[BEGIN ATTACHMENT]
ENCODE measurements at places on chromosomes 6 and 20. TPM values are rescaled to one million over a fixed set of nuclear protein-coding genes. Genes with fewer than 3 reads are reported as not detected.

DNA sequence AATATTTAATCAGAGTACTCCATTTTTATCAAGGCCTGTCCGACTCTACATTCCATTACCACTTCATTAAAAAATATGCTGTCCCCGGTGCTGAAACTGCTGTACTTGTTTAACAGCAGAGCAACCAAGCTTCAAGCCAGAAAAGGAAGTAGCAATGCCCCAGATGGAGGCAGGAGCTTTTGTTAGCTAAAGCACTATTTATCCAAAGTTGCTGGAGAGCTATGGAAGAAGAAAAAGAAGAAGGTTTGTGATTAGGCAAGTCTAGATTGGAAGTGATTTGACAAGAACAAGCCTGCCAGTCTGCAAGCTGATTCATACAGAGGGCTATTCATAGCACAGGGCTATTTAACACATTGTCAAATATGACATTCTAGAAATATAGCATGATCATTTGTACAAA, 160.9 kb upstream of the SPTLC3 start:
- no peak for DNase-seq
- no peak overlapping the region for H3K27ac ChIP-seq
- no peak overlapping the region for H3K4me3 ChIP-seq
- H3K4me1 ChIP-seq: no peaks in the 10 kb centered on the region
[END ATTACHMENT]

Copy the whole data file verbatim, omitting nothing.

ENCODE measurements at places on chromosomes 6 and 20. TPM values are rescaled to one million over a fixed set of nuclear protein-coding genes. Genes with fewer than 3 reads are reported as not detected.

DNA sequence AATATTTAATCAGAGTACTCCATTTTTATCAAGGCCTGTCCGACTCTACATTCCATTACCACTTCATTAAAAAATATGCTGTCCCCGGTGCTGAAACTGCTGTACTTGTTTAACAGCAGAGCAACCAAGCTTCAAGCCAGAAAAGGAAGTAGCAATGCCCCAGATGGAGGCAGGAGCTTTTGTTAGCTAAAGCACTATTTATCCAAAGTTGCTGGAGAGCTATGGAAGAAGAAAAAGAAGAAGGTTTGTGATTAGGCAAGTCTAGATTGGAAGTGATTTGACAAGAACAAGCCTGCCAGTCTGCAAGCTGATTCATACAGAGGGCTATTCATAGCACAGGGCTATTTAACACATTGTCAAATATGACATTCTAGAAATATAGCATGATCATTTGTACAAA, 160.9 kb upstream of the SPTLC3 start:
- no peak for DNase-seq
- no peak overlapping the region for H3K27ac ChIP-seq
- no peak overlapping the region for H3K4me3 ChIP-seq
- H3K4me1 ChIP-seq: no peaks in the 10 kb centered on the region